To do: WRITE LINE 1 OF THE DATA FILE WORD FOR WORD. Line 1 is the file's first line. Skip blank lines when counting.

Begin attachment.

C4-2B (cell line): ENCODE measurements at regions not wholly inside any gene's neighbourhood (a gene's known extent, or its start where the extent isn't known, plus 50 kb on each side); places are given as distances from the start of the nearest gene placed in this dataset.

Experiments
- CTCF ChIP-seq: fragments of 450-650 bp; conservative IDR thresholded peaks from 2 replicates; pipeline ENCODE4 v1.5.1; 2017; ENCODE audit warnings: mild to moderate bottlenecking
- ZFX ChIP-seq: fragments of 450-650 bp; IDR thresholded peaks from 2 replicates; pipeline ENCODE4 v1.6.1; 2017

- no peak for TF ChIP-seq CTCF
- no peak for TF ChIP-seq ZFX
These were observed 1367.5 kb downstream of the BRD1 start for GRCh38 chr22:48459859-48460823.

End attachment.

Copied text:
C4-2B (cell line): ENCODE measurements at regions not wholly inside any gene's neighbourhood (a gene's known extent, or its start where the extent isn't known, plus 50 kb on each side); places are given as distances from the start of the nearest gene placed in this dataset.